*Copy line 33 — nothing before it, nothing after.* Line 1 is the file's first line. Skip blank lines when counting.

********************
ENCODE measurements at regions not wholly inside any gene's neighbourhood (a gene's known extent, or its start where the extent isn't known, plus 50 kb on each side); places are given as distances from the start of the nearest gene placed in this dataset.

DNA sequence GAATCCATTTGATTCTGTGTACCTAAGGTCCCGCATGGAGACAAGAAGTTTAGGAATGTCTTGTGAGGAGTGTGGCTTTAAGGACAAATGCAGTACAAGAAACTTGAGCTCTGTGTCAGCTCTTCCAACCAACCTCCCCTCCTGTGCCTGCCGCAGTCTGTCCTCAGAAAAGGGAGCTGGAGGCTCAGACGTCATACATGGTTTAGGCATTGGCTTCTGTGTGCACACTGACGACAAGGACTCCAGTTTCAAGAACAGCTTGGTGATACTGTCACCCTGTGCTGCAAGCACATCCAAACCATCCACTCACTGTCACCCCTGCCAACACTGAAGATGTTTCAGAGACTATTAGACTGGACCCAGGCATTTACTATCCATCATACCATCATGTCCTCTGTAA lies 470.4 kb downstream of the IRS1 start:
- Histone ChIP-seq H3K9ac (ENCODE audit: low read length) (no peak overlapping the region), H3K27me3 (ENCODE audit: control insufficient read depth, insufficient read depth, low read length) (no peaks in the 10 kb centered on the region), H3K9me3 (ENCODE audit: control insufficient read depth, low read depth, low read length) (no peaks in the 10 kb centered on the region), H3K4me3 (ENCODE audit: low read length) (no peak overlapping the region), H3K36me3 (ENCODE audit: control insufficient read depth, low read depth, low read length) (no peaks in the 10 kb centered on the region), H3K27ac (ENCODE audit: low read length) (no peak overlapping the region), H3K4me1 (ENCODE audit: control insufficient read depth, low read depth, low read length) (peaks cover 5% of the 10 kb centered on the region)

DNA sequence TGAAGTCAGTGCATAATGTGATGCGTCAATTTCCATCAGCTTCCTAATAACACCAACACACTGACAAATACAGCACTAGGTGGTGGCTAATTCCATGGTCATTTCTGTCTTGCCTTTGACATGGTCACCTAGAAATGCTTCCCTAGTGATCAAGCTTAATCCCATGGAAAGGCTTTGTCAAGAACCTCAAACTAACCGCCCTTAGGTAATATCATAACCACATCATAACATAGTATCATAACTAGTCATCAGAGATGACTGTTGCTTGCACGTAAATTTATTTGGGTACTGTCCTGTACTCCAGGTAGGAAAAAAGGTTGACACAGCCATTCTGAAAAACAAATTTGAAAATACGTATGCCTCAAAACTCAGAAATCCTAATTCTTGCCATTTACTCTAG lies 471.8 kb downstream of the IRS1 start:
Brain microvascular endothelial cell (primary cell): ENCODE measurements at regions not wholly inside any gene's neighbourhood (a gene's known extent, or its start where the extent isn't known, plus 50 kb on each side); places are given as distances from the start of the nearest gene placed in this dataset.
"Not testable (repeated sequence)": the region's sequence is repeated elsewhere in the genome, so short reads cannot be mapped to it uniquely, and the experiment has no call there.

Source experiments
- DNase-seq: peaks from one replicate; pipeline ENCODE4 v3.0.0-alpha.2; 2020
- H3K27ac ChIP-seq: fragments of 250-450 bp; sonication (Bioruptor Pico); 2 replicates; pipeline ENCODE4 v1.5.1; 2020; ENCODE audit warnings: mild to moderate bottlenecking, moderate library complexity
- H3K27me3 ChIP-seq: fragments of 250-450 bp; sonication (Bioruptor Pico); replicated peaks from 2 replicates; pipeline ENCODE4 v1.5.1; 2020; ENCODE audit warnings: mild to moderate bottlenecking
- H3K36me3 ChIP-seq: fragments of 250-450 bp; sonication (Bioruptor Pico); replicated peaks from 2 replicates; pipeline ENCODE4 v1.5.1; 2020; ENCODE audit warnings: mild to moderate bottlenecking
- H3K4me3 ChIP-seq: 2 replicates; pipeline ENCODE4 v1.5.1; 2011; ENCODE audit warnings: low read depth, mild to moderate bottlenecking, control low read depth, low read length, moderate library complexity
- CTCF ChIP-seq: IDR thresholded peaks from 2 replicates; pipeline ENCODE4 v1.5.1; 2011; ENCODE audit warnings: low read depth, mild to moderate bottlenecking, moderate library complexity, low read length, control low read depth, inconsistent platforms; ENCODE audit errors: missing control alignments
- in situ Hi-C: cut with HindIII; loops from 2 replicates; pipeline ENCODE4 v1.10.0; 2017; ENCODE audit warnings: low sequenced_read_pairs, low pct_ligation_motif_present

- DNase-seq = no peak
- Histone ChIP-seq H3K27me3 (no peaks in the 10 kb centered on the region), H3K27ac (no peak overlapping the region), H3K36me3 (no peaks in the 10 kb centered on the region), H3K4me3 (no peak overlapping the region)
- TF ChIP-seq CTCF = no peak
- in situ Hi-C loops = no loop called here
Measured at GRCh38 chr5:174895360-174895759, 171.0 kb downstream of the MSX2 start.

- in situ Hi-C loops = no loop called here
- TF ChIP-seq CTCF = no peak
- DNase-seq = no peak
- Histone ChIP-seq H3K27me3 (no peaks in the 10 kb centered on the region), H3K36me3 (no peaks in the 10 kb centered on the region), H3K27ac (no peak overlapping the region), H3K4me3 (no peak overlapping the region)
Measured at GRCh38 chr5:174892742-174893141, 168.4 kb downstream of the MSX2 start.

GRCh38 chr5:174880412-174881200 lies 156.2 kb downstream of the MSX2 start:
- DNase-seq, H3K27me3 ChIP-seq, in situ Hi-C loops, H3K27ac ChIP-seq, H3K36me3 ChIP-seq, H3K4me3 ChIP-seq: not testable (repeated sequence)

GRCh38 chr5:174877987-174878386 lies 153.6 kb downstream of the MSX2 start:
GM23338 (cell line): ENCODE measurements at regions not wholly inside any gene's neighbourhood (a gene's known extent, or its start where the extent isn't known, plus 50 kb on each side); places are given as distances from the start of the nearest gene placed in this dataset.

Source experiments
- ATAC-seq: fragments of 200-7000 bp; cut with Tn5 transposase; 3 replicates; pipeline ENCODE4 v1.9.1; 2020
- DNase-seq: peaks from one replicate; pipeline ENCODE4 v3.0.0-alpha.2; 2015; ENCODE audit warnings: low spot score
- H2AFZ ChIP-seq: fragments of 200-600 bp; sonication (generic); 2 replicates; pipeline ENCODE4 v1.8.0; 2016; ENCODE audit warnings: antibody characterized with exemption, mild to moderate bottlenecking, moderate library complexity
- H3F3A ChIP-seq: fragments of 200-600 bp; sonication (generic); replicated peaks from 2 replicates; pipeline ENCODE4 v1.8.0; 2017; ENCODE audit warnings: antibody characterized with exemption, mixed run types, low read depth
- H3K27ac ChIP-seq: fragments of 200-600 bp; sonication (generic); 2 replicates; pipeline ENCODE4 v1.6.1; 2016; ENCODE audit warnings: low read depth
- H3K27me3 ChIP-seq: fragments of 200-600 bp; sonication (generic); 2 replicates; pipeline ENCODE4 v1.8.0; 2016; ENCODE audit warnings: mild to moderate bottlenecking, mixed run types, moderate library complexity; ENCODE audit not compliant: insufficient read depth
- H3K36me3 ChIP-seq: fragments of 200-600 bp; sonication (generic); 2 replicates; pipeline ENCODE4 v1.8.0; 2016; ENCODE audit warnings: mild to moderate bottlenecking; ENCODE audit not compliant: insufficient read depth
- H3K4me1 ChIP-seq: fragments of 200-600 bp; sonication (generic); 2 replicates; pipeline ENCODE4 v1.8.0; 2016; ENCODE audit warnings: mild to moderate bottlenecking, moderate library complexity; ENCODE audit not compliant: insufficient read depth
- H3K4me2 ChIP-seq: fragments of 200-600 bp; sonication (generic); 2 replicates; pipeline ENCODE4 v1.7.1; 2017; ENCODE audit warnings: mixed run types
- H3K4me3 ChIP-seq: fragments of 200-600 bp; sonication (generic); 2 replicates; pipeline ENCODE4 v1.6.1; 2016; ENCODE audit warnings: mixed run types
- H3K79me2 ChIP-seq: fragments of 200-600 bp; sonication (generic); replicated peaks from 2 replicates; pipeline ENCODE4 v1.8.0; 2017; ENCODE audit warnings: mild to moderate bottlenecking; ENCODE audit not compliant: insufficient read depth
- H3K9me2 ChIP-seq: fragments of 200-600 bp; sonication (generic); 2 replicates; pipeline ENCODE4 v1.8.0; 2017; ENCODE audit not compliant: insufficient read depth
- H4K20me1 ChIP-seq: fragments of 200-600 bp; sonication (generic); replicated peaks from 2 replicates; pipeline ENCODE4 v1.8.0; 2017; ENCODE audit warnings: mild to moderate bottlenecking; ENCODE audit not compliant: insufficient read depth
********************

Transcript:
- H3F3A ChIP-seq: fragments of 200-600 bp; sonication (generic); replicated peaks from 2 replicates; pipeline ENCODE4 v1.8.0; 2017; ENCODE audit warnings: antibody characterized with exemption, mixed run types, low read depth